The viral feminist flashmob “The rapist is you” (“Un violador en tu camino”) born in Chile is still making waves all over the world as it inspires women to protest sexual harassment and abuse.
“এই দায় আমার নয়, নয় চলন-বলন-জামার
এই দায় শুধু তোর, তুই ধর্ষক”
The fault wasn’t mine, nor where I was, nor what I said, or nor how I dressed
The fault is yours, the rapist is you
The protest happened on January 6 in front of the Bangladesh National Museum adjacent to the campus.
Around 500 cases of rape and abuse had been filed in the Dhaka metropolitan area in 2019.
This online TV channel did a music video with the Bangla song playing over performances in different countries. Clips of the performances were not broadcast in Bangladeshi mainstream media, but went viral on social media.
On another video, some of these students were seen performing the same song in different places and at different times:
The Bangladesh Police have since arrested a suspect of the rape incident.
From Chile to the world
“The rapist is you” became a feminist anthem after Chilean women danced and sang the choreography by feminist collective Las Tesis on November 25, 2019, amid mass protests against economic inequality that erupted the month before.
There have been wide reports of police abuse during the protests. The song, which had been written before the demonstrations began, was a feminist response to that violence as nearly 17 percent of filed criminal complaints against state authorities concerned sexual abuse, according to Human Rights Watch.
This performance was made by Kichwa, Shuar, Waorani, Achuar and Shiwiar indigenous women of the Ecuadoran Amazon:
A transnational feminist anthem
The flashmob was based on the work of Argentinian feminist and professor Rita Laura Segato, who inspired Las Tesis to show that “rape not just as a crime against an individual woman, but the expression of a larger social issue,” as reported by Quartz.
The song therefore targets institutional pillars — “the police, the judges, the state, the president”, as lyrics say — as accomplices of gendered violence.
Athanasia Francis, who's pursuing a Ph.D. on gendered violence in the United Kingdom, noted in The Conversation that “The Rapist is You” gained traction internationally because systemic gendered violence itself is transnational.
This transnational feminist response in the form of a song proposes solidarity and empathy in turbulent political times. It’s calling for an acknowledgement of sexual violence as a systemic and global problem in democratic institutions that, ironically, were created to prevent it.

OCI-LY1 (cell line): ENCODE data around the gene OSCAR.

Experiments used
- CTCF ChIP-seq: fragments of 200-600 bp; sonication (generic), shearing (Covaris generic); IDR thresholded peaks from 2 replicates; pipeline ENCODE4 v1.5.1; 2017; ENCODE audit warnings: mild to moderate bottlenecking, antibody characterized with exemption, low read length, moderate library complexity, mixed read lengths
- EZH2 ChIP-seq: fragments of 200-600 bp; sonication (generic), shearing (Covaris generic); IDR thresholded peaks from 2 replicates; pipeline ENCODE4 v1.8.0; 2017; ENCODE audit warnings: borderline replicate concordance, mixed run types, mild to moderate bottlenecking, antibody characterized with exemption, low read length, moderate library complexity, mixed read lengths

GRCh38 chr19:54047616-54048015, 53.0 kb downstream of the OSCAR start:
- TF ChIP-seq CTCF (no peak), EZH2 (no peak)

For Spanish journalist Marta Borraz, the song also relieves women from self-blame when falling victim to sexual violence when the lyrics say “it’s not my fault, nor where I was, nor what I wore:”
La performance pone el foco en la impunidad de la violencia sexual y se ha convertido en un grito colectivo que ocupa el espacio público, una especie de catarsis capaz de concentrar múltiples sensaciones para cambiar el sentido de las cosas y, sobre todo, de la culpa.
The performance focuses on the impunity of sexual violence. It has become a collective cry that occupies public space, like a catharsis that is able to concentrate multiple sensations in order to change how things, especially guilt, are perceived.
In Kolkata, New York, and Karachi
“The Rapist is You” was also sung in protest against visits of high-level politicians. On January 8, 2020, an Indian feminist collective performed the song in Kolkata as part of the widespread protests against Prime Minister Narendra Modi’s visit to the city.
Aopala Banerjee, one of the performers, told Scroll.in that the group “wanted to highlight the patriarchal violence that Modi’s idea of a Hindu Rashtra (Hindu Nation) represents.”
In Karachi, Pakistani women of the AuratMarch2020 movement performed the song in Urdu. They are calling for people to join them on March 8, 2020, International Women's Day, to march “for economic, reproductive, environmental justice, and the right to our city,” as mentioned on their Twitter profile.